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Old 29-09-2010, 09:43   #16

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I got a quote from a local sailmaker to add the u/v strip along the leach and foot (54 ft running total) of a converted hank on. He quoted $10.00 a running foot making this a particularly expensive modification.

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Old 29-09-2010, 09:47   #17
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Just replaced the UV strip on my 135 on a 36 ft boat, $450. Not cheap! Surprised me.

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Toronto in summer, Bahamas in winter.
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Old 29-09-2010, 10:37   #18
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Originally Posted by barnakiel View Post
I am yet to see a good 'converted' one. The design is different from the beginning. It is not just the luff padding and the UV strip. b.
What is the difference between a cross cut genoa hank on and furling cross cut?

We ended up with a nearly new No 2 for about $210 against a new price of 1500, since it's a spare sail for cruising it would be hard to justify the new price.

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Old 29-09-2010, 13:17   #19
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Originally Posted by Jimbo2010 View Post
Well I spoke to Quantum, North, Doyle and UK.

They disagree, all saying no problem
Sure no problem. You pay, they do.

Just weigh the converted sail against a new one, properly designed from the bottom up.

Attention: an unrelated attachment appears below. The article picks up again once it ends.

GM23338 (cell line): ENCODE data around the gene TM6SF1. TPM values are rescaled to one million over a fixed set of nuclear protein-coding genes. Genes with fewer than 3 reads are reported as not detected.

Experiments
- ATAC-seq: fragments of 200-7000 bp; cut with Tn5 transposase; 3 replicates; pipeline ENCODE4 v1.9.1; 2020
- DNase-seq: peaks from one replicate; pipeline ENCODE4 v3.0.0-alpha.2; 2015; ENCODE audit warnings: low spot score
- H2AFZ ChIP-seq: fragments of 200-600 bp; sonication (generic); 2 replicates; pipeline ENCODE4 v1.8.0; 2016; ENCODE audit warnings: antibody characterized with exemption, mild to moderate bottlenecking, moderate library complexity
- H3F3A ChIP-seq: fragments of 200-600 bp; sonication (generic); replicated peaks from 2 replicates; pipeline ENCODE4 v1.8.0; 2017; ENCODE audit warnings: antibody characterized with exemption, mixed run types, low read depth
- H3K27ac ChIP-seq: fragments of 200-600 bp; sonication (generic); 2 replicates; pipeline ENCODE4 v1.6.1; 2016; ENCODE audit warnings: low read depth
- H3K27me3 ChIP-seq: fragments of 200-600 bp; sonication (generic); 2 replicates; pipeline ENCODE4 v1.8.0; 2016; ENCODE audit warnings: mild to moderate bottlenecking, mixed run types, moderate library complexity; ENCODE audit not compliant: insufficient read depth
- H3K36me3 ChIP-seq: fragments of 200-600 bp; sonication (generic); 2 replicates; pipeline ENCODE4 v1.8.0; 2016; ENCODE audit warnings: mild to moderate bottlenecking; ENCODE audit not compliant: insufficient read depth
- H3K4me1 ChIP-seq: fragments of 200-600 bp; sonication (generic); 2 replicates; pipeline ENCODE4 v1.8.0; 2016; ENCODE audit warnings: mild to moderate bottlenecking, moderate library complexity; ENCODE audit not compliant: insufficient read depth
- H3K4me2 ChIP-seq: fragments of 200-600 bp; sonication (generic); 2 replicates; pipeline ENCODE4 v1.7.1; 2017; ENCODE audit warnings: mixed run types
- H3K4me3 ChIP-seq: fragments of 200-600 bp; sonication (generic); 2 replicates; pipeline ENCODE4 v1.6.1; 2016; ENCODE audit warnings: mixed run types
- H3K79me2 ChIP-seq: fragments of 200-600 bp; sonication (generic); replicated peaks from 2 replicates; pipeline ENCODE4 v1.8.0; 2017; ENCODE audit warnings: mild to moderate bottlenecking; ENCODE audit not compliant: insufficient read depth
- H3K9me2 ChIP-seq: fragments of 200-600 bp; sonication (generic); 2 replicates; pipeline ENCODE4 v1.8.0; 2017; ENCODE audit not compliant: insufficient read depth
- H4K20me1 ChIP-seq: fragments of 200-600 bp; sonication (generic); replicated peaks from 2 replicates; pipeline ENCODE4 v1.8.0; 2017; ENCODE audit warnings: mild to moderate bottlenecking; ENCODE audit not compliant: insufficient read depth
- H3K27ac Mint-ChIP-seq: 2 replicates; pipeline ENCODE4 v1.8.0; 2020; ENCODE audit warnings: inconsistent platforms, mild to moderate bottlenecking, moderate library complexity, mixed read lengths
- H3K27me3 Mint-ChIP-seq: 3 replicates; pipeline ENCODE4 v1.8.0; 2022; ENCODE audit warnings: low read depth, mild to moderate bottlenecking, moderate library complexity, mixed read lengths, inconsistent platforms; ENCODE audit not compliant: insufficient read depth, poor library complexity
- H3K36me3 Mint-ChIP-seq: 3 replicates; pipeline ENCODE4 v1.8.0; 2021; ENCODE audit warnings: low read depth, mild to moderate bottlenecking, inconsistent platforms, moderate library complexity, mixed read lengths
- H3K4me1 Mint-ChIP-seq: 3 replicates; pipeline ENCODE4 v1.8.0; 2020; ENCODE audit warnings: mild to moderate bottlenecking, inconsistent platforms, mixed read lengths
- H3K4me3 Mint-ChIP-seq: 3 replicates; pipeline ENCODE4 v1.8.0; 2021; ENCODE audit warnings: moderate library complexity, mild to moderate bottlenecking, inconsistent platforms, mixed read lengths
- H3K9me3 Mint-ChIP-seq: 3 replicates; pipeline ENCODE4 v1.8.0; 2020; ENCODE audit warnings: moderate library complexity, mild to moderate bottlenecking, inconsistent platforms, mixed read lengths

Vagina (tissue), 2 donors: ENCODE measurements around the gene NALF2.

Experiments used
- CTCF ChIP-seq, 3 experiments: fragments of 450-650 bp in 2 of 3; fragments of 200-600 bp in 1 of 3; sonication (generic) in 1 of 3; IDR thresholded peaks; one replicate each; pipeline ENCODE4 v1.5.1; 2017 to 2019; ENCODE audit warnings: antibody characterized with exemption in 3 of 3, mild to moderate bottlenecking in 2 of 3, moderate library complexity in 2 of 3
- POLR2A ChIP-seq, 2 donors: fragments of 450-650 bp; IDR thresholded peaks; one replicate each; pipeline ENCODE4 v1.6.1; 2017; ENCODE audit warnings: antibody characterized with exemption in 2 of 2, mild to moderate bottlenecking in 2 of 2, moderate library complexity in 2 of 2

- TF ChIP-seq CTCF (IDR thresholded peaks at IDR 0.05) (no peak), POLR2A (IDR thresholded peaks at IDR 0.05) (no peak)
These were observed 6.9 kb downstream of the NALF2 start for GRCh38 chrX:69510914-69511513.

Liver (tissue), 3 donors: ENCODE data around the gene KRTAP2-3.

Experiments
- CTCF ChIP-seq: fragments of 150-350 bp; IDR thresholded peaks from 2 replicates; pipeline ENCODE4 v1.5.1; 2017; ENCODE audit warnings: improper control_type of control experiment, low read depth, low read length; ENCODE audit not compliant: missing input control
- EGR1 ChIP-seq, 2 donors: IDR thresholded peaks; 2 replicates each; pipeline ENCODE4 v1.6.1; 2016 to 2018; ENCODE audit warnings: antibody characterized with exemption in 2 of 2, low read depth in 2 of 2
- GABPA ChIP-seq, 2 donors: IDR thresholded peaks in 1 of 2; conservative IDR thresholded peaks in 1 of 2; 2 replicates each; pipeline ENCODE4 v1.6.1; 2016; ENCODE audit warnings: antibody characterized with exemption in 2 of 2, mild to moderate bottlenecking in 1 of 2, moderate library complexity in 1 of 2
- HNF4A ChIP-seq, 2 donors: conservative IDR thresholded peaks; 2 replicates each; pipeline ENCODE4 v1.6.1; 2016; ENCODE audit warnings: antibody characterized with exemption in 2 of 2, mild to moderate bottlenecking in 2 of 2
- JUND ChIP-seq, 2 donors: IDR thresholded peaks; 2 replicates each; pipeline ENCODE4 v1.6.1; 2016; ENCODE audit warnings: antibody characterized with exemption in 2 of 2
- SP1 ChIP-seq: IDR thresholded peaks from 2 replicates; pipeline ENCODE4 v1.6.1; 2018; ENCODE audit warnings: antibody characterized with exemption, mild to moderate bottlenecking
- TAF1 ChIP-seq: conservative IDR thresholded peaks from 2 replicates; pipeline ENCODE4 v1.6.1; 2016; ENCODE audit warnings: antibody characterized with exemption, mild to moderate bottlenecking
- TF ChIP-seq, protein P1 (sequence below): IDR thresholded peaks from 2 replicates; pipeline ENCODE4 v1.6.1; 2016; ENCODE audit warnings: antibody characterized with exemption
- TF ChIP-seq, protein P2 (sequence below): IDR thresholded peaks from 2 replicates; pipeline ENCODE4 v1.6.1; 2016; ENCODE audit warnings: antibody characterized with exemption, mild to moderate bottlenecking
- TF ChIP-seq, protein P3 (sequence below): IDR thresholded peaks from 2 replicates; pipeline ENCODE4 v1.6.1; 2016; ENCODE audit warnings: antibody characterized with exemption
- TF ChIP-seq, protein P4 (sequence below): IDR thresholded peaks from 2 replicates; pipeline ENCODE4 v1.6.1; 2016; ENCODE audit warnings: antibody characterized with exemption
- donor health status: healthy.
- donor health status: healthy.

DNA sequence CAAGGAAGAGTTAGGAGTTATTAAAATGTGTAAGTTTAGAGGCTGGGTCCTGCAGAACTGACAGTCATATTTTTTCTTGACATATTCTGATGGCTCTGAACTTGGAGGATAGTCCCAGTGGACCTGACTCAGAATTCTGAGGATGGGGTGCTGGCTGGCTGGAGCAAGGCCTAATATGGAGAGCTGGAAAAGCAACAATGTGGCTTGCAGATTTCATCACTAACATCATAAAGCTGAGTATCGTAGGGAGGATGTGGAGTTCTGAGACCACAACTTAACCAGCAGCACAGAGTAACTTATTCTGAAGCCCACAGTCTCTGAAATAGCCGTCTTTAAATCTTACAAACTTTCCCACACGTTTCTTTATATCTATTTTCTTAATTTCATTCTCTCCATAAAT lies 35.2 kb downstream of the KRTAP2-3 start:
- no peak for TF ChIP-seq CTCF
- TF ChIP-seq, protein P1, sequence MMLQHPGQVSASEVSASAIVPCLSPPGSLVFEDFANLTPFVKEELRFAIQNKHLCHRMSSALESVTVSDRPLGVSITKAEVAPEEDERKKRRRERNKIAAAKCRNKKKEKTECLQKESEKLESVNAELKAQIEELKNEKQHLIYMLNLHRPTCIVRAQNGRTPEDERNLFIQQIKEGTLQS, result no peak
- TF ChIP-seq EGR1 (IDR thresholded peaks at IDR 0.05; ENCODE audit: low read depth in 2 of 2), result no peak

Mind it that not all design lend themselves to flattening (which will be a must if the hank on sail was of regular design). The cross-cut can be flattened fine, but it is much more work and less success with e.g. bi and tri-radials.

I worked for one of the companies you mentioned and we alsways talked our clients into new sails - not that the margin is better but because the resulting sail is better.

But, off course, everything can be done.

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Old 29-09-2010, 13:41   #20
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Buy the peel n stick if you can find it and peel and stick...

Otherwise find a nice lightweight sailcloth and get the missus to break out the sewing machine... top n bottom will need to be hand stitched.
Its just a sacrificial cloth.... probably cost you the bottom end of $50
As for the conversion to roller I just took of the hanks and fitted slides where the hanks went.... sails had loads of life left and I'm a cruiser not a racer.... works a treat.
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